Why there’s no ‘Dijon’ in Dijon mustard

For Mauriange, while these issues have certainly caused short-term problems for the mustard industry, there may be a silver lining to the recent shortage.

“This project had been facing climate challenges these last few years, which discouraged a lot of farmers,” she said, noting, nevertheless, that a rise in prices for seeds following the shortage “has rekindled the dynamic” and encouraged farmers to devote themselves ever more diligently to successful production of this now-scarce crop.

For Désarménien, the answer may indeed be found in the rich history of the region.

“Our ancestors had growing methods that allowed them to limit these eventualities – insects and the like,” said Désarménien. “Today, we’re more in this mindset: of learning how we can move beyond chemicals to produce crops that may not be organic yet, but that are sustainable, if you like. That’s our goal.”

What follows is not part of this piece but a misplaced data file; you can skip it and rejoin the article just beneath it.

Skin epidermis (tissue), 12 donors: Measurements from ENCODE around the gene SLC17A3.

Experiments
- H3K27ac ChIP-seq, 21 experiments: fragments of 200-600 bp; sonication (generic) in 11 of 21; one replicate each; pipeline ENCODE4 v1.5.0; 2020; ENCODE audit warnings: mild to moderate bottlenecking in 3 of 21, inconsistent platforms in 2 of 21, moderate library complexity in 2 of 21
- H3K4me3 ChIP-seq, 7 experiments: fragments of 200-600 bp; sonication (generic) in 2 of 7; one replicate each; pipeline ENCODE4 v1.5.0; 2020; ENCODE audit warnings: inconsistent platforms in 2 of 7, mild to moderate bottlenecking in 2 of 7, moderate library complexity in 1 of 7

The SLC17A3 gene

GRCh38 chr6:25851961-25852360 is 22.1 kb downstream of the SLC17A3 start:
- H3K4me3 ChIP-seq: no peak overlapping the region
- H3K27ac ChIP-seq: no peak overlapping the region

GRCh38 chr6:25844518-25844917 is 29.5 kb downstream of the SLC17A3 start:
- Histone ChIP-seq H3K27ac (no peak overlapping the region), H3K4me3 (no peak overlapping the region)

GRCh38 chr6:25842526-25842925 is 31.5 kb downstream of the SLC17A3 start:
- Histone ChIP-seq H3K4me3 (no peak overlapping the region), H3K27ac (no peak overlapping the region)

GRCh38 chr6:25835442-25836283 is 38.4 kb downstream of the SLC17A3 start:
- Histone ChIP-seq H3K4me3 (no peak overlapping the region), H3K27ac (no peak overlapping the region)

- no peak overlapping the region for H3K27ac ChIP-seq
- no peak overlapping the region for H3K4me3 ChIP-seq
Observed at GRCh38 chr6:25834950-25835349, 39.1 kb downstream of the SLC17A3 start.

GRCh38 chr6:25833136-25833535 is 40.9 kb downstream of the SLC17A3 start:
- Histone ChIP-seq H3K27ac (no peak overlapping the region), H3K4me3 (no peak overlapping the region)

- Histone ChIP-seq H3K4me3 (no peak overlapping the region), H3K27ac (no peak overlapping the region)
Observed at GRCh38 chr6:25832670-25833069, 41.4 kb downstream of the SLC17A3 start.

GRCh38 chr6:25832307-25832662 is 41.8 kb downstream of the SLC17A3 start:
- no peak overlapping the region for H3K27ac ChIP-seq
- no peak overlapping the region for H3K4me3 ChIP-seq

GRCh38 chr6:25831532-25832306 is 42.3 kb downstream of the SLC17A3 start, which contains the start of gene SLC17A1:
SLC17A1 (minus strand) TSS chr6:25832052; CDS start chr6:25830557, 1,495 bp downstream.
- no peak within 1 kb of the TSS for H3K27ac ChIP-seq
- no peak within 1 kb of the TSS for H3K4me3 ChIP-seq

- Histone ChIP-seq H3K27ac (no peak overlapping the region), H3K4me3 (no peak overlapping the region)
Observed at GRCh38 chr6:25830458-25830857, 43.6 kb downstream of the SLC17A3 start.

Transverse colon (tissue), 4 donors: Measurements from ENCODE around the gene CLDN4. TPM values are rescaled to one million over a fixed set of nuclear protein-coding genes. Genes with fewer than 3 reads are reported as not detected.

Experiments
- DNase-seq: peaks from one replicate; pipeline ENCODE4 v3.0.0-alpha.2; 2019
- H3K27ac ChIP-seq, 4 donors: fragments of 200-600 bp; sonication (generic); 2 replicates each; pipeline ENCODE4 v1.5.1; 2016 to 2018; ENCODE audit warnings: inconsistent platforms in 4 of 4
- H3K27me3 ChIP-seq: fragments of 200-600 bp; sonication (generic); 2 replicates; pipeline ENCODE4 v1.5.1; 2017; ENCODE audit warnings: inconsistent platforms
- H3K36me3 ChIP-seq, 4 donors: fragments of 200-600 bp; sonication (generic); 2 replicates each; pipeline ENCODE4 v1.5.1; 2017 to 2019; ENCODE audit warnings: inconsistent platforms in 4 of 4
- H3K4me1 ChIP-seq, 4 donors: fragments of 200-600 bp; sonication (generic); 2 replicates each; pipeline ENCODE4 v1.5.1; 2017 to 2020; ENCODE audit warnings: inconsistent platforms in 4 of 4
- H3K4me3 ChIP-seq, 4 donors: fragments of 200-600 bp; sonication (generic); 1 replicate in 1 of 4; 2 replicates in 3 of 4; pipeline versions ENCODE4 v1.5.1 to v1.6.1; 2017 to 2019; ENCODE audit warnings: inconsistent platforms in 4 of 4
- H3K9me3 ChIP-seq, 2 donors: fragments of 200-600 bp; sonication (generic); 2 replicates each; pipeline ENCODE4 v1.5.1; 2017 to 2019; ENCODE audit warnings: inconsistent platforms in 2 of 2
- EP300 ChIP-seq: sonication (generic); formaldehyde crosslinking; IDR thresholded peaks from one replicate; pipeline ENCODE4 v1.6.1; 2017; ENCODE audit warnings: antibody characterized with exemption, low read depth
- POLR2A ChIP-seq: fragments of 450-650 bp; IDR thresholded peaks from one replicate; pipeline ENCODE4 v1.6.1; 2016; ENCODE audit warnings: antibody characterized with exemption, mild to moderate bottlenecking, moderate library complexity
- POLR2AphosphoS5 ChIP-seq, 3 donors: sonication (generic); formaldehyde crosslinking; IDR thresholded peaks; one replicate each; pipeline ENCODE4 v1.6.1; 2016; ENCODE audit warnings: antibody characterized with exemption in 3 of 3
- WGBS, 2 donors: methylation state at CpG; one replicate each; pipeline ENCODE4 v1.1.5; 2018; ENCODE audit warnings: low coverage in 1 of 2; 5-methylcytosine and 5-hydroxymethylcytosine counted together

While “Dijon mustard” will likely never refer to a truly local product again, Moutarde de Bourgogne seems destined to develop its own reputation: not the connotations of grandeur or luxury Dijon producers have long capitalized on, but rather of sustainability and terroir.

And, if this year’s harvest is any indication, the times seem to finally be changing for the little Burgundian mustard seed. Burgundian mustard growers brought in yields 50% higher than last year’s, exceeding even the historic precedent set in 2016, French news outlet 20 Minutes reported in late July. As a result, moutardiers expect to be able to restock the condiment shelves this November – just in time to add tangy, spicy flavour to France’s most beloved autumnal dishes.

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